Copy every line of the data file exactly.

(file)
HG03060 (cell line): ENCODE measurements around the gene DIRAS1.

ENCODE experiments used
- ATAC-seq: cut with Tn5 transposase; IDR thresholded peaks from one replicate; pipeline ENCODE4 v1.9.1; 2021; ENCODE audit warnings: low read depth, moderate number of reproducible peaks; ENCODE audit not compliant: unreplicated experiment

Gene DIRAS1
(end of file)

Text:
HG03060 (cell line): ENCODE measurements around the gene DIRAS1.

ENCODE experiments used
- ATAC-seq: cut with Tn5 transposase; IDR thresholded peaks from one replicate; pipeline ENCODE4 v1.9.1; 2021; ENCODE audit warnings: low read depth, moderate number of reproducible peaks; ENCODE audit not compliant: unreplicated experiment

Gene DIRAS1